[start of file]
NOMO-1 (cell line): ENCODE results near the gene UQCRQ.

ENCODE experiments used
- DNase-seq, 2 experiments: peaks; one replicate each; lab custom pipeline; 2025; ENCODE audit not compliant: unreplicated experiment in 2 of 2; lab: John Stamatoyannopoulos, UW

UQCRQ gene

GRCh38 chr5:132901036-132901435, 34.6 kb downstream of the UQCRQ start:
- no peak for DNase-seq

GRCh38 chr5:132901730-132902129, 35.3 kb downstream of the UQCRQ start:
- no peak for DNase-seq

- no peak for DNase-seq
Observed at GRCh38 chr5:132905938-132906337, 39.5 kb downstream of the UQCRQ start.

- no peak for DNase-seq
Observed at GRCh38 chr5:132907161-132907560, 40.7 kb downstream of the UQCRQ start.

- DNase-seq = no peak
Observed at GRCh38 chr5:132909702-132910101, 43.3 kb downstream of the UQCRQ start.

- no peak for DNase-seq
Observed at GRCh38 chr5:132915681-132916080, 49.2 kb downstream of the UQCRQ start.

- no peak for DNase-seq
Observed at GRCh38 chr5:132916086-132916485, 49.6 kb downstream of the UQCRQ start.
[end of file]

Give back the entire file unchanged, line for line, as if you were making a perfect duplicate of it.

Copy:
NOMO-1 (cell line): ENCODE results near the gene UQCRQ.

ENCODE experiments used
- DNase-seq, 2 experiments: peaks; one replicate each; lab custom pipeline; 2025; ENCODE audit not compliant: unreplicated experiment in 2 of 2; lab: John Stamatoyannopoulos, UW

UQCRQ gene

GRCh38 chr5:132901036-132901435, 34.6 kb downstream of the UQCRQ start:
- no peak for DNase-seq

GRCh38 chr5:132901730-132902129, 35.3 kb downstream of the UQCRQ start:
- no peak for DNase-seq

- no peak for DNase-seq
Observed at GRCh38 chr5:132905938-132906337, 39.5 kb downstream of the UQCRQ start.

- no peak for DNase-seq
Observed at GRCh38 chr5:132907161-132907560, 40.7 kb downstream of the UQCRQ start.

- DNase-seq = no peak
Observed at GRCh38 chr5:132909702-132910101, 43.3 kb downstream of the UQCRQ start.

- no peak for DNase-seq
Observed at GRCh38 chr5:132915681-132916080, 49.2 kb downstream of the UQCRQ start.

- no peak for DNase-seq
Observed at GRCh38 chr5:132916086-132916485, 49.6 kb downstream of the UQCRQ start.